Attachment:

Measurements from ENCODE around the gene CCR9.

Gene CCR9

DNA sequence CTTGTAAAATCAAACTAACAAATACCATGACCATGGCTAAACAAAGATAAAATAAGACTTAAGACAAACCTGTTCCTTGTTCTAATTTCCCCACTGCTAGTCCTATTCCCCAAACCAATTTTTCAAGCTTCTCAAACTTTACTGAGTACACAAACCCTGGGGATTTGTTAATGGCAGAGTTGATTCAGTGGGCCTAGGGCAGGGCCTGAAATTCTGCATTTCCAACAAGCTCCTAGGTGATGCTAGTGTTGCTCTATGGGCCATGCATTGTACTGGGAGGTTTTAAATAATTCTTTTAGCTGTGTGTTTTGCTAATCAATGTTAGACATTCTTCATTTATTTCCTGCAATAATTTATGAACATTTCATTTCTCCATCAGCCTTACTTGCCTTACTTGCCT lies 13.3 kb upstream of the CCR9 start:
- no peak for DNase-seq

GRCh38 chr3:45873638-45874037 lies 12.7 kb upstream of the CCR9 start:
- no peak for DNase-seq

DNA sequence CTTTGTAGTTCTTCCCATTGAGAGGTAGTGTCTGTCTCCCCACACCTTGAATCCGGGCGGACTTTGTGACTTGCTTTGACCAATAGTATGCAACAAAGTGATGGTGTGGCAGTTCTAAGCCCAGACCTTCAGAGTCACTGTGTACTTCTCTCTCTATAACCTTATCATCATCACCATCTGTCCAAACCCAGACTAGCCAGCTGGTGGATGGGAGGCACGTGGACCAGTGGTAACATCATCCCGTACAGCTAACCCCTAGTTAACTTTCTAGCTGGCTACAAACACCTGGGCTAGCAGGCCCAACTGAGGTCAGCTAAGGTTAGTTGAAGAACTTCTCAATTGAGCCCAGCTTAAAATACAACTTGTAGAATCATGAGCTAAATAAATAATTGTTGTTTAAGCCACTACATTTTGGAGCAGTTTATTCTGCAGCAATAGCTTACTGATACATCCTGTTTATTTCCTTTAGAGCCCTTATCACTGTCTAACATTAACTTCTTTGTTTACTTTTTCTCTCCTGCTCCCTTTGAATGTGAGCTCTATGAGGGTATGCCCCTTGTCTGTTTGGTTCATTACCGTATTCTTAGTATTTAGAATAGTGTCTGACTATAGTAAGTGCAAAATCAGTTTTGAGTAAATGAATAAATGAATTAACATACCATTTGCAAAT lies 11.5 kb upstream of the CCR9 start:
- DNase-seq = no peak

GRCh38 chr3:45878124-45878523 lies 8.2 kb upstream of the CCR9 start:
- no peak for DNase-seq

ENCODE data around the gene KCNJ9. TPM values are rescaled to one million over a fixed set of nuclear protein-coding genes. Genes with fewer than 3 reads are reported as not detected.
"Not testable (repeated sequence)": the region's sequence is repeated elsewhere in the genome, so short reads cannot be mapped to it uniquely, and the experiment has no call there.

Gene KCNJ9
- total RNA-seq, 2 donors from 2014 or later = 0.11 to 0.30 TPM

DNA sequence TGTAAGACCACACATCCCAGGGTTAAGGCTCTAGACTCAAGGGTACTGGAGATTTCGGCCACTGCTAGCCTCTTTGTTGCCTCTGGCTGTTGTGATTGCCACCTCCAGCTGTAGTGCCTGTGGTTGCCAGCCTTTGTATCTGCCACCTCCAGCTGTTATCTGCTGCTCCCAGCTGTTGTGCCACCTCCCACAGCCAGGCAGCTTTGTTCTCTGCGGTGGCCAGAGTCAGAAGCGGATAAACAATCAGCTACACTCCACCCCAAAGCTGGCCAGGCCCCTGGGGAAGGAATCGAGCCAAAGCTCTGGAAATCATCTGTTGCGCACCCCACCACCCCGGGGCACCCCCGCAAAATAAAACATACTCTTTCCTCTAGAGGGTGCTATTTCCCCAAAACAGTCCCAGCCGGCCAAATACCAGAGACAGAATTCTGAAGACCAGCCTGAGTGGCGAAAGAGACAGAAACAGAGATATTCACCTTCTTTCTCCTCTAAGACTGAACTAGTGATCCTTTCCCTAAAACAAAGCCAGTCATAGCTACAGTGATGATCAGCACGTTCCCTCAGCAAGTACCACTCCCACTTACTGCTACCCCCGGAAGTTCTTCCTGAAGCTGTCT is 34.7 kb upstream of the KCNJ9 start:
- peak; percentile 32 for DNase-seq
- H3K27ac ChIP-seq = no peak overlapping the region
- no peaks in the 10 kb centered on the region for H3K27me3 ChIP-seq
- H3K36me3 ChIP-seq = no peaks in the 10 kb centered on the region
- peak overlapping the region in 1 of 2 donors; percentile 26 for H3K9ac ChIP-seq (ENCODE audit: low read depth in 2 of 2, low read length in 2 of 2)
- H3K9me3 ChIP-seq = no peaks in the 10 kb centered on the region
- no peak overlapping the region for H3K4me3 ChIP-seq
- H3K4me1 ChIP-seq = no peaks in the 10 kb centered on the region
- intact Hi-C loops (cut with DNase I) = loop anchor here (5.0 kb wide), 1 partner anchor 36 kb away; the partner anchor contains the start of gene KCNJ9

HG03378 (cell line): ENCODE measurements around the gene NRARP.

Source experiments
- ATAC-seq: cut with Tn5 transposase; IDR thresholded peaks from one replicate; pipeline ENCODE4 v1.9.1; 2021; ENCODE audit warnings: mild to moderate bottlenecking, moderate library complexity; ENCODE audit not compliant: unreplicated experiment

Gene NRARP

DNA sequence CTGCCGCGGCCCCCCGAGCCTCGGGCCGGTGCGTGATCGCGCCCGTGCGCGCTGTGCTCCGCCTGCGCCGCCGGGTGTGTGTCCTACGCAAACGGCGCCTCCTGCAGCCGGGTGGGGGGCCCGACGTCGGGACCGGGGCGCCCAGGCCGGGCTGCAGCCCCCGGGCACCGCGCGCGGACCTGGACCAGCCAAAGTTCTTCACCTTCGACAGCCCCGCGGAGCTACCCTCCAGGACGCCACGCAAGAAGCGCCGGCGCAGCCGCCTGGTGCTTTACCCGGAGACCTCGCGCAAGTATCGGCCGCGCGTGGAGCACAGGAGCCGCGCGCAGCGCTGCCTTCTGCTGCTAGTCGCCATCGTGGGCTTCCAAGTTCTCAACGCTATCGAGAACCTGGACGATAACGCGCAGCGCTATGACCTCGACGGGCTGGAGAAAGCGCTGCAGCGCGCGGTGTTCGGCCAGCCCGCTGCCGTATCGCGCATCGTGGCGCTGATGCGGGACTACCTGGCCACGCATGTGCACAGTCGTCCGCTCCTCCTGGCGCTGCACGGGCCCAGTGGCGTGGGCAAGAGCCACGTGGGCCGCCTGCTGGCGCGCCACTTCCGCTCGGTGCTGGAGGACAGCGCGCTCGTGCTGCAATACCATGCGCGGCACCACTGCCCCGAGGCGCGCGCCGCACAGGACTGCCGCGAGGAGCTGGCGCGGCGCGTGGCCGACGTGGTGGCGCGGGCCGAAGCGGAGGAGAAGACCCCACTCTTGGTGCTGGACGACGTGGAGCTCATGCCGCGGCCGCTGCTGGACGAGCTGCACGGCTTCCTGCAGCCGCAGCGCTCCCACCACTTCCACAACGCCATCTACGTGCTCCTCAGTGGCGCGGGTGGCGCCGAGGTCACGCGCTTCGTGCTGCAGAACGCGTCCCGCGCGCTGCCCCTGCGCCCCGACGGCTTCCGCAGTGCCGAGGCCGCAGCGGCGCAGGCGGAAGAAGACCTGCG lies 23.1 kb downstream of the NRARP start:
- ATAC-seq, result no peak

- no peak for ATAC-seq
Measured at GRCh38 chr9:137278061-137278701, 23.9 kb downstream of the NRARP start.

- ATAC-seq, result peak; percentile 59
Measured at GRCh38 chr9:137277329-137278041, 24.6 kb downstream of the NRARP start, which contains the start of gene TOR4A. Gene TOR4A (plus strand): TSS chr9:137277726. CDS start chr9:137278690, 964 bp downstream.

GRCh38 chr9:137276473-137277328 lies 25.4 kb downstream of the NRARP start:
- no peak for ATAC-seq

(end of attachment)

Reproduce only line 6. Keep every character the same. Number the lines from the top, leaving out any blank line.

- no peak for DNase-seq